For what it's worth, we have never forced please, thank you, I'm sorry, etc -- only modeled for her in daily life and explained situations where it may be appropriate to say them (without force or expectation) and she uses them pretty frequently. It can be done without force/coercion.
post #58 of 83
Quote:
Originally Posted by captain crunchy View Post
I don't expect or force or "make" our daughter say she is sorry -- or please and thank you for that matter, or anything else for that matter because I believe children are born altruistic, social creatures who desire harmony and peace in their environment. That having been said, I do recognize and honor the fact that my child is still new in the world and is learning impulse control as well as patience, how to express strong emotions, and how to negotiate what she needs and wants while being considerate to the wants and needs of others around her --- aren't we all still learning those things???

So if my child were to hurt someone, I wouldn't even approach it in the mindset that she was hurting them intentionally. The act may have been intentional, but I approach it like she has a need she is trying to meet but is not approaching it in the most effective/gentle/considerate way.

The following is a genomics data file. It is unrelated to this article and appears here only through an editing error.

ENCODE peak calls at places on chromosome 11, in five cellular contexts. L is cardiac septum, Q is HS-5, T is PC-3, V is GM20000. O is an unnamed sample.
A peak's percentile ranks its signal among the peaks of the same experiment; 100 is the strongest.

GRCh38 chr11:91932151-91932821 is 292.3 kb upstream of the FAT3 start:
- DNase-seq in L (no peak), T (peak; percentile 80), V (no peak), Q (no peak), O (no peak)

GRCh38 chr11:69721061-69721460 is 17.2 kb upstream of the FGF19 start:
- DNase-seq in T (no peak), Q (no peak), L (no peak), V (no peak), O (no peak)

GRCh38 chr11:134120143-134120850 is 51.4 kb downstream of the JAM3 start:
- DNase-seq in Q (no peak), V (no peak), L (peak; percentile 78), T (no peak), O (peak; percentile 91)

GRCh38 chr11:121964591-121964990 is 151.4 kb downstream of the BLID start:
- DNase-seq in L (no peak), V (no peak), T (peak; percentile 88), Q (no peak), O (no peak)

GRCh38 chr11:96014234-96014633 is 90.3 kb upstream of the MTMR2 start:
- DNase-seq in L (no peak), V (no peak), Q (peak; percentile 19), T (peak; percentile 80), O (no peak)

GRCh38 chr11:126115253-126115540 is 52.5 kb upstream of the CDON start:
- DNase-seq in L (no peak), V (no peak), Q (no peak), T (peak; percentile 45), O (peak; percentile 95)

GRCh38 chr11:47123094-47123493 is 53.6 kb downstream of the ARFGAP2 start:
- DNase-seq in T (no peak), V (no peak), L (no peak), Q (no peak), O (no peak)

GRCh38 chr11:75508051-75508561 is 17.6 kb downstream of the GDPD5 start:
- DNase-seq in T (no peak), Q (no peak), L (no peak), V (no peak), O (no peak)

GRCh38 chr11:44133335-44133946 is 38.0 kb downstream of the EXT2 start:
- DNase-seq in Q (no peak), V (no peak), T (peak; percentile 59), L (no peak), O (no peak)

This is where information, guidance, and hands-on parenting comes in. I would first make sure the other child was okay physically and try to help them emotionally -- "Are you okay?" I am so sorry my daughter pushed you down, she was trying to play on the slide too and wasn't being very gentle was she?" (or whatever) I would provide information to my daughter -- I would make the assumption that the other child didn't want to be hit or pusehd "the little boy is upset because you were not gentle, he likes to be touched gently.Do you think we could try again?"

Basically, some variation of validating the other child's feelings, recognizing my daughter's actions and how they impact others -- I would make suggestions of how we could remedy the issue or meet the needs of all parties involved -- but using force or coercion to elicit some socially acceptable, though empty words of apology is not how we choose to *teach* our daughter social niceties.